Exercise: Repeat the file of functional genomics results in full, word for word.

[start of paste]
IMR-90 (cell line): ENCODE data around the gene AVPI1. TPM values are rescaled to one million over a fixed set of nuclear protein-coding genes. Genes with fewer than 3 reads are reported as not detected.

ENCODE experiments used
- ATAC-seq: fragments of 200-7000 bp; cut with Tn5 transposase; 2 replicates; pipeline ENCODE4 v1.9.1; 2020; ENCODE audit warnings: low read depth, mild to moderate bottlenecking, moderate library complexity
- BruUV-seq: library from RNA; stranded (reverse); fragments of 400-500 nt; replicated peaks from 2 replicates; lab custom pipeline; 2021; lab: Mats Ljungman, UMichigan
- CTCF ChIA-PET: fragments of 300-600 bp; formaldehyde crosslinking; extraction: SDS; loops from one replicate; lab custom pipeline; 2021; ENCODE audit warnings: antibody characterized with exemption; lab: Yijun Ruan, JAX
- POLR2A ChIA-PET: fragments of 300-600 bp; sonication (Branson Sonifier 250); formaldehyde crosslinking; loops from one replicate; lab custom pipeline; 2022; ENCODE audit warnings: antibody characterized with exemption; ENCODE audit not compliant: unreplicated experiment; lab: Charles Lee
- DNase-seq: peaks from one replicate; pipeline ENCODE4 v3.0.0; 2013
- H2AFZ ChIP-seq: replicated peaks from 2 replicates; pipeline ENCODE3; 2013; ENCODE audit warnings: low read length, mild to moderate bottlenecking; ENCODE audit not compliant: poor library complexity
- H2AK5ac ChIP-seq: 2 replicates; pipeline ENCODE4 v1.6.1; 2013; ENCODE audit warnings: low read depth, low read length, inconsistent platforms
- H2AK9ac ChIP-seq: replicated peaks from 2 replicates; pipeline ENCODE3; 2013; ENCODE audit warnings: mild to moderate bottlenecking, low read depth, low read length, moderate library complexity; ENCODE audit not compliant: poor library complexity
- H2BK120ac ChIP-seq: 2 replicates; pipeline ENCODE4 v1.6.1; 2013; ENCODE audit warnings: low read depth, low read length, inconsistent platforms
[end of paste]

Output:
IMR-90 (cell line): ENCODE data around the gene AVPI1. TPM values are rescaled to one million over a fixed set of nuclear protein-coding genes. Genes with fewer than 3 reads are reported as not detected.

ENCODE experiments used
- ATAC-seq: fragments of 200-7000 bp; cut with Tn5 transposase; 2 replicates; pipeline ENCODE4 v1.9.1; 2020; ENCODE audit warnings: low read depth, mild to moderate bottlenecking, moderate library complexity
- BruUV-seq: library from RNA; stranded (reverse); fragments of 400-500 nt; replicated peaks from 2 replicates; lab custom pipeline; 2021; lab: Mats Ljungman, UMichigan
- CTCF ChIA-PET: fragments of 300-600 bp; formaldehyde crosslinking; extraction: SDS; loops from one replicate; lab custom pipeline; 2021; ENCODE audit warnings: antibody characterized with exemption; lab: Yijun Ruan, JAX
- POLR2A ChIA-PET: fragments of 300-600 bp; sonication (Branson Sonifier 250); formaldehyde crosslinking; loops from one replicate; lab custom pipeline; 2022; ENCODE audit warnings: antibody characterized with exemption; ENCODE audit not compliant: unreplicated experiment; lab: Charles Lee
- DNase-seq: peaks from one replicate; pipeline ENCODE4 v3.0.0; 2013
- H2AFZ ChIP-seq: replicated peaks from 2 replicates; pipeline ENCODE3; 2013; ENCODE audit warnings: low read length, mild to moderate bottlenecking; ENCODE audit not compliant: poor library complexity
- H2AK5ac ChIP-seq: 2 replicates; pipeline ENCODE4 v1.6.1; 2013; ENCODE audit warnings: low read depth, low read length, inconsistent platforms
- H2AK9ac ChIP-seq: replicated peaks from 2 replicates; pipeline ENCODE3; 2013; ENCODE audit warnings: mild to moderate bottlenecking, low read depth, low read length, moderate library complexity; ENCODE audit not compliant: poor library complexity
- H2BK120ac ChIP-seq: 2 replicates; pipeline ENCODE4 v1.6.1; 2013; ENCODE audit warnings: low read depth, low read length, inconsistent platforms